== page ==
The investment in living plants to create the frame around the picture of one’s home, and to produce a natural, healthy respite that reflects the taste of the homeowner is always a sound one.

“Worry is like a rocking chair; 

it keeps you moving


doesn’t get you anywhere.”

                   – Corrie ten Boom



Plant trivia

What is the common name of the cleome plant? (look for the answer at the end of our blog)

Featured project



Highland Landscaping completed a stunning commercial new construction project . The Southlake Tennis Center is now overflowing  with striking bright colors and native plants. The front island bed is lined with a row of exquisite seasonal color and Mexican feather grasses to keep a low but effective look that will catch anyone’s eye. The additions of Salvia Greggii, Texas sage, Blackfoot daisies, and the many other native plants created a low maintenance and hardy landscape for this property.

So grab your racquet and come check out this beautiful tennis center!





 Seasonal color this month…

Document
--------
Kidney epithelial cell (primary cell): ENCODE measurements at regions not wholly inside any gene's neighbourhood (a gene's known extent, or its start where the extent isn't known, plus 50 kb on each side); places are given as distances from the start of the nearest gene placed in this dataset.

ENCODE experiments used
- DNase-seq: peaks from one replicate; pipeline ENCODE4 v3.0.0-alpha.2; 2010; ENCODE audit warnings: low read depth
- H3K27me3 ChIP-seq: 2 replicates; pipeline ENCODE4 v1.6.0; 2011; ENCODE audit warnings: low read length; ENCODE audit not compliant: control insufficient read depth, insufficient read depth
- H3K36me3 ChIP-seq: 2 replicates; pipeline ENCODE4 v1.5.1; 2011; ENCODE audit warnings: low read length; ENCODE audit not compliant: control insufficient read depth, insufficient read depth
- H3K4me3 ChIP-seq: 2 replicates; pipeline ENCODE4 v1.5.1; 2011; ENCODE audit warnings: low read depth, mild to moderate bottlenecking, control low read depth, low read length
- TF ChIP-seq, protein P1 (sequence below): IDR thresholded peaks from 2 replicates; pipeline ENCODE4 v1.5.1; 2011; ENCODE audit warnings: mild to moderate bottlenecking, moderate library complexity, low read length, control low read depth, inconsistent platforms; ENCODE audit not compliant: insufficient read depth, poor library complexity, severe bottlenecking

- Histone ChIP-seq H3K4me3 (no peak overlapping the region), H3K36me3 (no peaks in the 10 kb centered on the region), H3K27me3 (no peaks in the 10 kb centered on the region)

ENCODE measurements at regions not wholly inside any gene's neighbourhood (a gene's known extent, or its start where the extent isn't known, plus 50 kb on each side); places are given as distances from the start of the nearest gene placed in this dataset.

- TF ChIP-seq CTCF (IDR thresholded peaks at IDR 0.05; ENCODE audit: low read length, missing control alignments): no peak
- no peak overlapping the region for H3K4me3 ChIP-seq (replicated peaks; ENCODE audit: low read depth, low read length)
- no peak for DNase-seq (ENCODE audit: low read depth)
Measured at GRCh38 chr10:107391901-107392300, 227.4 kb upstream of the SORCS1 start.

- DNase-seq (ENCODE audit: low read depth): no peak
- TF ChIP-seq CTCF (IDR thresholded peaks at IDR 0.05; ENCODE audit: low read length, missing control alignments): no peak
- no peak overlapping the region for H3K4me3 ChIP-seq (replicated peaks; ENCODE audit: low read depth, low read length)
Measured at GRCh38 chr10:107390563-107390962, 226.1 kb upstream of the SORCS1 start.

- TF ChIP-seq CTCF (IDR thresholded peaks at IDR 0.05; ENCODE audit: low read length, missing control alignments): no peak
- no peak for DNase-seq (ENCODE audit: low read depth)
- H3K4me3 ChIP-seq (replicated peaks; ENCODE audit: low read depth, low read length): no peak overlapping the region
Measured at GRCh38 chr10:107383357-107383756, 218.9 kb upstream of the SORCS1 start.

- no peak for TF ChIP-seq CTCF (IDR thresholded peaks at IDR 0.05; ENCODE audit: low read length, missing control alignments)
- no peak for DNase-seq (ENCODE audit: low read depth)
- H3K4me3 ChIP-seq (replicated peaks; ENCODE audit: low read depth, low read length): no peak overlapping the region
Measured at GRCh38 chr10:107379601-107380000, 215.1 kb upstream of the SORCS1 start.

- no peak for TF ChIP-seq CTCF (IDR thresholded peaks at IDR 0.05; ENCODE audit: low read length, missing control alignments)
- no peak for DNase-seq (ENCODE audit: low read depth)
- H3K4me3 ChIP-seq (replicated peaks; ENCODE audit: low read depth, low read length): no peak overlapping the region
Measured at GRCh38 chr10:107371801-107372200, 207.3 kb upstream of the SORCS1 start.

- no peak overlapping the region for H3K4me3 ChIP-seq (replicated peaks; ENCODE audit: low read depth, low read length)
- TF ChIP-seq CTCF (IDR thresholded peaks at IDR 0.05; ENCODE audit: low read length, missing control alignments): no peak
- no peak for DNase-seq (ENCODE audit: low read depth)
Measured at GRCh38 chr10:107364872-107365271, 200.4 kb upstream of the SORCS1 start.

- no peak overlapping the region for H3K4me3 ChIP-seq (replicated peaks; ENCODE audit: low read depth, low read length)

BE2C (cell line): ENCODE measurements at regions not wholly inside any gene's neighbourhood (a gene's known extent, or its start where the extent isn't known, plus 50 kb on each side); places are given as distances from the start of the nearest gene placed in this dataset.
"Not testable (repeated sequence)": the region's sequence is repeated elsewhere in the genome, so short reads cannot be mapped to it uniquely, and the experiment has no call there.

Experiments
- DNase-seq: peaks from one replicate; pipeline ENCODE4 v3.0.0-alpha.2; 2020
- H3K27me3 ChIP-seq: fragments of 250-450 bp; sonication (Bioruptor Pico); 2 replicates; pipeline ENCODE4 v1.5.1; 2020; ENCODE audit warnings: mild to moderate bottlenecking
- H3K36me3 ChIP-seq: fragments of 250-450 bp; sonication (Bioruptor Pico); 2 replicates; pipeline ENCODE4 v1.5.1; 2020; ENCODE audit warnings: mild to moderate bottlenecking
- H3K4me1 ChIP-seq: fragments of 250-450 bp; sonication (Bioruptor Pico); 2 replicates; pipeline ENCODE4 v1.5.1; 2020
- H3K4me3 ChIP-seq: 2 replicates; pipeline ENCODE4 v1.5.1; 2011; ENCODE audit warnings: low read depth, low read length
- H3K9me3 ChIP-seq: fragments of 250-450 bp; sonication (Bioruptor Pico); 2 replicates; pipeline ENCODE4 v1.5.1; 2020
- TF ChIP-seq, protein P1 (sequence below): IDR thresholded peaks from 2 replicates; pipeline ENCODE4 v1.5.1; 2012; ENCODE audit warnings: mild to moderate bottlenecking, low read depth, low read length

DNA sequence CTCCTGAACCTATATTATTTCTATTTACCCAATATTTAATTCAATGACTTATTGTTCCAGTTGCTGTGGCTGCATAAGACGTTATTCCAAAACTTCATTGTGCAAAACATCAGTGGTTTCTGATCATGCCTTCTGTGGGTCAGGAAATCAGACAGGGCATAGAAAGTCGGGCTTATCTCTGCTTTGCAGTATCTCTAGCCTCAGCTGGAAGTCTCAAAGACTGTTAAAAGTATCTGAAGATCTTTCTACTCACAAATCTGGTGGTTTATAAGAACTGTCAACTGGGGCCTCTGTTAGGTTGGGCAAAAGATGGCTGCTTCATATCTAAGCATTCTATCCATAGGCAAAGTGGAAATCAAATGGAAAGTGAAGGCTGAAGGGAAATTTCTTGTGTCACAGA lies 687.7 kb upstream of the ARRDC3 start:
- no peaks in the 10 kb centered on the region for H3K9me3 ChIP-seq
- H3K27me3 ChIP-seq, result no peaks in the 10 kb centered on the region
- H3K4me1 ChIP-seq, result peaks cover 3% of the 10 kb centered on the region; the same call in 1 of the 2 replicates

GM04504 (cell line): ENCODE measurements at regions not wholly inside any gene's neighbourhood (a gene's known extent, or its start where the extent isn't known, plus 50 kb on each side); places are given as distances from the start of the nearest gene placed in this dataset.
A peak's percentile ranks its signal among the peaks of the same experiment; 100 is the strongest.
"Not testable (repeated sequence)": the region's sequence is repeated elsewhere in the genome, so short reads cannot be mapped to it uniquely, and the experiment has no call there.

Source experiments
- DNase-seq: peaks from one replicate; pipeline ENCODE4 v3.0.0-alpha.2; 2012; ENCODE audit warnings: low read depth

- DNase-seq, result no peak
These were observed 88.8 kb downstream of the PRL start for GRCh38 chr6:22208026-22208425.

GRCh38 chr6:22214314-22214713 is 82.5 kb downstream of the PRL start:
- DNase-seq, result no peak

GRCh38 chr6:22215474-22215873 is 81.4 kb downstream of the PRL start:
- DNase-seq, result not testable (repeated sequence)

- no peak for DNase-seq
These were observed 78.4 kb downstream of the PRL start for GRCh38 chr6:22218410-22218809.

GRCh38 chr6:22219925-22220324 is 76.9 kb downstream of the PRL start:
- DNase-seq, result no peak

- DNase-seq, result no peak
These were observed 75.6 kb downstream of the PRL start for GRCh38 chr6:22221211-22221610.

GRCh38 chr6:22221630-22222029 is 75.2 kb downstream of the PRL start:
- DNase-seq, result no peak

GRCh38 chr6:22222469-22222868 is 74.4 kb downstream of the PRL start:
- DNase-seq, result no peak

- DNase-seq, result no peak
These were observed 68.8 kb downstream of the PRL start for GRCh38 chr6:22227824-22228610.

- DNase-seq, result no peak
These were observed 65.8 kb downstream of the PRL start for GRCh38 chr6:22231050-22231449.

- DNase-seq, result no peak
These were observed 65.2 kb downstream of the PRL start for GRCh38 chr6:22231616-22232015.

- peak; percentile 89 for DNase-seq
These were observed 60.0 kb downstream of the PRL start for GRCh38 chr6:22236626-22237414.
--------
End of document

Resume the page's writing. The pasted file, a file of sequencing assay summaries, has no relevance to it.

Abelia, Cape Plumbago,  Cleome,Crape Myrtle, Duranta, Evergreen Wisteria, Flowering Tobacco, Hardy Hibiscus, Lythrum, Passion Flower, Rudbeckia, Shrimp Plant, Smoke Tree, Trumpet Vine, Vinca, Vitex

June landscape Tasks:

  • Plant summer annuals and perennials
  • Plant trees and shrubs
  • Thin banana trees and cannas
  • Fertilize landscape beds
  • Mulch landscape beds to 3”
  • Feed lawn
  • Run-through sprinkler system
  • Increase irrigation run times for warm  weather
  • Inspect crape myrtles for bark scale and aphids


We are excited to announce that Highland Landscaping was awarded “Best Landscape Design Company”!


Trivia Answer

Spider flower

Featured plant— TREE CHOLLA


Tree cholla (Cylindropontia imbricata), also known as  “walking stick cholla”, “cane cholla” and “cholla”, is a long-lived perennial cactus.  Cylindropontia means “cylindrical Opuntia” referring to the appearance of the cholla’s stems. Though it was recently separated into its own genus (Cylindropontia), the scientific name “Opuntia imbricata” is still used at times.  “Imbricata”  refers to the overlapping appearance of the surface of the stem. “Opuntia” is a name given after a Greek city.